Elon Musk’s Neuralink Had a Brain Implant Setback. It May Come Down to Design

Rather than building a device from the ground up, Synchron and Paradromics have taken inspiration from previous medical devices. Paradromics’ design, for instance, is based on the Utah array but makes some key improvements. It’s wireless, for one, and it has 421 electrodes on the end of tiny wires that sit in the brain tissue. Those wires are all much smaller than the shanks of the Utah array, Angle says.

Synchron’s device, meanwhile, is a hollow mesh tube that resembles a heart stent. Instead of going into the brain directly, it’s inserted into the jugular vein at the base of the neck and pushed up against the cortex. Synchron has implanted 10 participants with its device so far, with one surpassing three years with it. (Arbaugh’s implant is still working after 100 days). Banerjee says the company has not seen a decline in signal quality or performance yet.

Andrew Schwartz, a professor of neurobiology at the University of Pittsburgh who builds brain-computer interfaces, also speculates that Neuralink’s design may have caused the implanted threads to push out of the brain.

The outermost layer of the brain, the dura, needs to be opened in order to place the device. “With multiple wires being inserted individually into the cortex, it may be difficult to suture the dura closed after implanting the wires,” he says. Leaving this opening could have caused scar tissue to form around the opening, leading the threads to withdraw. The Utah array, Schwartz says, is designed so that the dura can be sutured closed after implantation.

Despite Neuralink’s setback, the company still managed to livestream a demonstration of its device on March 20, showing Arbaugh using the implant to play chess just by thinking about it. Arbaugh has also used the device to play the video game Mario Kart. “I just can’t even describe how cool it is to be able to do this,” he said in the video.

In the blog post, Neuralink says it compensated for the lost threads by modifying the recording algorithm to be more sensitive to neural signals. It also says it improved how it translated those signals into cursor movements and enhanced its user interface, and that these changes were able to boost the performance of the device.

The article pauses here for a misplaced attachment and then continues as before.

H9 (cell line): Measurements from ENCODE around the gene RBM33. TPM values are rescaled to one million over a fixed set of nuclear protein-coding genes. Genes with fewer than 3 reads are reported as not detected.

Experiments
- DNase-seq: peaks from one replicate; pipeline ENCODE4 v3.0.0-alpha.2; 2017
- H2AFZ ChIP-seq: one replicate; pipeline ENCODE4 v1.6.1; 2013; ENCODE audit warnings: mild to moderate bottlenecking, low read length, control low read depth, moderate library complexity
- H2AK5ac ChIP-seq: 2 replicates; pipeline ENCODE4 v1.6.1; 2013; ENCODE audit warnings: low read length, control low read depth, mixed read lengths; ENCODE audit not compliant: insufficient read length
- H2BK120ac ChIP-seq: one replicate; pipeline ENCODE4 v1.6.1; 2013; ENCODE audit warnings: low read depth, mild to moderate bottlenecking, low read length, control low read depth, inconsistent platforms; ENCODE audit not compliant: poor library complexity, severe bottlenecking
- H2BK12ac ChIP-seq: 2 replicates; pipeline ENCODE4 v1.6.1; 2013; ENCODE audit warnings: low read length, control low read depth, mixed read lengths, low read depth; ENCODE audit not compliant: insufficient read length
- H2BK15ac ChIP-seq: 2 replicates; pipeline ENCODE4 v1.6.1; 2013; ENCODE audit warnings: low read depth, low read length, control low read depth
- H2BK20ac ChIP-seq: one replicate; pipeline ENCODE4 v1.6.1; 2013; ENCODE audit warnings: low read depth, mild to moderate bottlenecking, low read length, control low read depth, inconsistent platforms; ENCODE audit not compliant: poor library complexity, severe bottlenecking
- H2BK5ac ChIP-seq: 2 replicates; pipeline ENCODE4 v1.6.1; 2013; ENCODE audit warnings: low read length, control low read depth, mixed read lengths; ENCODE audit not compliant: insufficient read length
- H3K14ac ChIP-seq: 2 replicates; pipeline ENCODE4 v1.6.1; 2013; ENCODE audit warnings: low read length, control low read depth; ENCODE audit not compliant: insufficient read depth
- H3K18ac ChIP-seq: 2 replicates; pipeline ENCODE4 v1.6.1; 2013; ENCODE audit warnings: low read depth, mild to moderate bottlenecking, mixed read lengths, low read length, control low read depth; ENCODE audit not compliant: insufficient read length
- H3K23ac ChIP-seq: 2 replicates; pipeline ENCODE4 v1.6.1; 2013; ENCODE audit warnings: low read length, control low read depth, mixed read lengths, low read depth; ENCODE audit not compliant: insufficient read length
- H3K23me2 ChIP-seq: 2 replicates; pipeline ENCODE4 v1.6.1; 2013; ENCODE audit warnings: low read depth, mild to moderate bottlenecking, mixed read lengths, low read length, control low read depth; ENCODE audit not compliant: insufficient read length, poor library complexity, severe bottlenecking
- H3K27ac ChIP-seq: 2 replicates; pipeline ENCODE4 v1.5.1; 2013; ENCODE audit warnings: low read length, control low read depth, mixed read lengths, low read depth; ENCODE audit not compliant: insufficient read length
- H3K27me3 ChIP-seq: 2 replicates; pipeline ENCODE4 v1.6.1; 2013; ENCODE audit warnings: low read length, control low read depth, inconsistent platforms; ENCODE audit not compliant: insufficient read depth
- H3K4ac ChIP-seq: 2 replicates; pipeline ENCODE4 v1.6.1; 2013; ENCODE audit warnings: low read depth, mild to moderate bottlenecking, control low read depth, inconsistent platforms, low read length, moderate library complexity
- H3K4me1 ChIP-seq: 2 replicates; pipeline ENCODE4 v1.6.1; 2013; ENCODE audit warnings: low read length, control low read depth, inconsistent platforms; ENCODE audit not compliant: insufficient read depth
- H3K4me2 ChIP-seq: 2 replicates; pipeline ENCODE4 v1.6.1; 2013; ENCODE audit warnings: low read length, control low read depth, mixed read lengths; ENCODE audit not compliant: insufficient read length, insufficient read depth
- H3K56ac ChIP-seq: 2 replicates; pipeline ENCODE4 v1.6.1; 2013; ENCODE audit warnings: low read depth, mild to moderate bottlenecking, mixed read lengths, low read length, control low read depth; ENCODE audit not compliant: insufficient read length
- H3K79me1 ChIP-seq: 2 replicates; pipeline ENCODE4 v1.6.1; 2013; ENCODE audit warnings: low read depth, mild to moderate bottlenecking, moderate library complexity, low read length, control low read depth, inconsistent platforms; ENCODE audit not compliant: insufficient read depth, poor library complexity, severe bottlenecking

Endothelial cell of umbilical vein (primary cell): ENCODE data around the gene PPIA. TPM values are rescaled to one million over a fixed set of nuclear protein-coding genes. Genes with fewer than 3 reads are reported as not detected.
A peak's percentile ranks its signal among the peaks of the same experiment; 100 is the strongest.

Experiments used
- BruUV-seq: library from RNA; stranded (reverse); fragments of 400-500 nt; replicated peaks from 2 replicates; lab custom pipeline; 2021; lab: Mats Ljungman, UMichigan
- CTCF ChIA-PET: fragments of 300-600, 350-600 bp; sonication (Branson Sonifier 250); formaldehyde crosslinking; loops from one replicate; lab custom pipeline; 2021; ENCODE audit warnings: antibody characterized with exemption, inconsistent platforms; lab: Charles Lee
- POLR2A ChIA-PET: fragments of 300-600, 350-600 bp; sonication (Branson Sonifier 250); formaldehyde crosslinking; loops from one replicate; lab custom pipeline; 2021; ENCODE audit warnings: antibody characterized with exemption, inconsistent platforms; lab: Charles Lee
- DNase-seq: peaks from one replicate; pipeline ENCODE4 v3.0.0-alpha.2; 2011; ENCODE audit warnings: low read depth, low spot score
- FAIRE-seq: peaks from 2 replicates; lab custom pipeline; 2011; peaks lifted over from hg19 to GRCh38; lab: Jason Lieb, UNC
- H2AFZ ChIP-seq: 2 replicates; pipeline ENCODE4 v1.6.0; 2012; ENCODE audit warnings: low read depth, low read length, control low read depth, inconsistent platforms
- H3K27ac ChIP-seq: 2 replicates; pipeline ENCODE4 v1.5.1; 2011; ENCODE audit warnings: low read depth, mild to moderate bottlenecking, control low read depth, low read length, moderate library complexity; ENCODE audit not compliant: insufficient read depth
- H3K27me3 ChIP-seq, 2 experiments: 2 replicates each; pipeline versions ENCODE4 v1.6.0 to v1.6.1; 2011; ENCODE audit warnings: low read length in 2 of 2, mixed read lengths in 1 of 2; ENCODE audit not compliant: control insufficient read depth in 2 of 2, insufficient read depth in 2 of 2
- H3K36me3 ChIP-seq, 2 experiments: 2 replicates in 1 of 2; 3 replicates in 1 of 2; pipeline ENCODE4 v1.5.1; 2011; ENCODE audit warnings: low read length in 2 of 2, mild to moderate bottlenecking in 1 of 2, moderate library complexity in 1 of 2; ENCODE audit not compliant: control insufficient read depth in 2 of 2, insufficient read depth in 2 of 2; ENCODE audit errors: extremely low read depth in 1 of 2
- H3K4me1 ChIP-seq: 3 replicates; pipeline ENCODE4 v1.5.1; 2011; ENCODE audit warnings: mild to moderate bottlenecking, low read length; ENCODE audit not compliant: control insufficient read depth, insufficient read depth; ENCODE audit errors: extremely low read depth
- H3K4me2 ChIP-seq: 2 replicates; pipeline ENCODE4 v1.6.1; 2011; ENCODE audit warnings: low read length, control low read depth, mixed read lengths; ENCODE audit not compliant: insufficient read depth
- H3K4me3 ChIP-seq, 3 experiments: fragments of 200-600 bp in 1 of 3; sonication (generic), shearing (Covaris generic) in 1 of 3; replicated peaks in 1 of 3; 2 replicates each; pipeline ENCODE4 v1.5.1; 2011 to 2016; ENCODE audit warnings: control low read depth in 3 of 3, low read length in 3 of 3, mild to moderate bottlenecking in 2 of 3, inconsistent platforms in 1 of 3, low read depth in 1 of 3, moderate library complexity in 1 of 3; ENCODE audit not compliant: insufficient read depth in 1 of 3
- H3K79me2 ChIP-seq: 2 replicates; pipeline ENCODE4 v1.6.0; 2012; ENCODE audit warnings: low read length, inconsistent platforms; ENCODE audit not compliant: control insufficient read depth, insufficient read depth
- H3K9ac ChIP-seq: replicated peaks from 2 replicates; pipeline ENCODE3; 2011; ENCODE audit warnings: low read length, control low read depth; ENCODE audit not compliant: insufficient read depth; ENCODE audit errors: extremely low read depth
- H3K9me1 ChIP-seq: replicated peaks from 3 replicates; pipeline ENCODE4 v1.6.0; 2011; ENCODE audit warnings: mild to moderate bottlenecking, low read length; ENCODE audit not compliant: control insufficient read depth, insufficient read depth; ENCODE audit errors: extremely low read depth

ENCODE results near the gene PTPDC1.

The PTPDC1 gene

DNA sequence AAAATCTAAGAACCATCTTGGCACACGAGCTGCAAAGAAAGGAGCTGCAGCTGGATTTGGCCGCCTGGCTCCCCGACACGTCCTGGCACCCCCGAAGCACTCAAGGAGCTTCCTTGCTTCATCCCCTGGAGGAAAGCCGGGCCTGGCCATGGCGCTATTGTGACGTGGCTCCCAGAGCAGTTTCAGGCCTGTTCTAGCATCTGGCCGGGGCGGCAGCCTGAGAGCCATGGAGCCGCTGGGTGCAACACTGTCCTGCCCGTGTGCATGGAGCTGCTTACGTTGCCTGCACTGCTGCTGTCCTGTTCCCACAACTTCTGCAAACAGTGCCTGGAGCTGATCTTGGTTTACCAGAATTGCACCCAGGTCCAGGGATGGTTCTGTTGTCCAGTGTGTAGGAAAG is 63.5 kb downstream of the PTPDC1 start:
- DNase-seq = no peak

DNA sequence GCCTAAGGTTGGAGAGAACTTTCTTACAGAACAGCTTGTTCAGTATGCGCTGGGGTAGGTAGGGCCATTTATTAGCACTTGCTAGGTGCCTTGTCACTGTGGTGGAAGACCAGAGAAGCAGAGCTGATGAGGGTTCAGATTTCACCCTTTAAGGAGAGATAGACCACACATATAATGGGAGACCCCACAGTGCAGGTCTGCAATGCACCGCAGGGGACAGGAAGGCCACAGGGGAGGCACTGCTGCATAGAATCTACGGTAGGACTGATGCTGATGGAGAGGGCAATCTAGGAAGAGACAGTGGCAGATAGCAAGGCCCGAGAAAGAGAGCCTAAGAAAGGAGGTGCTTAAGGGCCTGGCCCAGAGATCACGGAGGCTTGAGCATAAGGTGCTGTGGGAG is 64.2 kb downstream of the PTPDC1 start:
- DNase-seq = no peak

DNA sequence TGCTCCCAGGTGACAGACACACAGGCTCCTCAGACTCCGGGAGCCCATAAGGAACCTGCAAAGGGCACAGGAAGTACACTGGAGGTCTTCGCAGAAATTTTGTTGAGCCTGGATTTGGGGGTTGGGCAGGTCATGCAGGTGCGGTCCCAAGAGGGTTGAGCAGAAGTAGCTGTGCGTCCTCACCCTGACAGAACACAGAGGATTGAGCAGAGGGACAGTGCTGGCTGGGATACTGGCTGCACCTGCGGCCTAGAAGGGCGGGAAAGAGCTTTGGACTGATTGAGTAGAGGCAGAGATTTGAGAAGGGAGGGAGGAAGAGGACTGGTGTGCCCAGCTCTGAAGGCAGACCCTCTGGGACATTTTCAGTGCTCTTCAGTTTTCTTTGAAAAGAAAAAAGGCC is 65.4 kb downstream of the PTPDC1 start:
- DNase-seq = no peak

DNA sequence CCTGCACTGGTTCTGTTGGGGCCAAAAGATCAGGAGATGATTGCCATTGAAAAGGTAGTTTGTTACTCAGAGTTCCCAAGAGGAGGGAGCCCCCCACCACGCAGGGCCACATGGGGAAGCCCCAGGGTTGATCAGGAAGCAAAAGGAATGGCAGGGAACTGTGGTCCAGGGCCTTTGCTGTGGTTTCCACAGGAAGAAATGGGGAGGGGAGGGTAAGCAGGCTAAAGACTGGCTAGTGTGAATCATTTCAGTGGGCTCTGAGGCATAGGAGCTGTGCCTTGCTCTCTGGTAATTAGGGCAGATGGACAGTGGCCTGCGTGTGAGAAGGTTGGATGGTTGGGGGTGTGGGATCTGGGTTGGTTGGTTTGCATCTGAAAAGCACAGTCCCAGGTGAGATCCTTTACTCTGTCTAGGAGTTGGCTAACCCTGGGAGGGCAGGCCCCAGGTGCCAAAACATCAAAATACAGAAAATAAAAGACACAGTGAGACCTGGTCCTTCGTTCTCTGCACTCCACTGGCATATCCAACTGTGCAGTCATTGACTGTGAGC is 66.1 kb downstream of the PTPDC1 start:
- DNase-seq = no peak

For moving a cursor, Angle says having more electrodes doesn’t matter all that much. But for more complex tasks, such as turning text to speech, a higher data rate will be important.

Prior to getting the implant, Arbaugh used a mouth-held stylus, known as a mouth stick, to operate a tablet that had to be put in place by a caregiver. A mouth stick can only be used in an upright position, and it prevents normal speech. When it’s used for long periods of time, it can cause discomfort, muscle fatigue, and pressure sores.

For Arbaugh, Neuralink’s device is “luxury overload,” according to the company’s blog post. He’s still using the implant, which has allowed him to “reconnect with the world” and do things on his own again without needing his family at all hours of the day and night.

“It’s good that the patient can still use the device and he’s still happy with it. At the end of the day, that’s a win,” Angle says. “But from our perspective, companies that are building brain-computer interfaces need to be building devices that will be robust and reliable over a multiyear time frame.”

There are likely to be setbacks on the road toward commercializing brain-computer interfaces, and with Neuralink taking a unique approach with its device, the company could be in for more bumps along the way.

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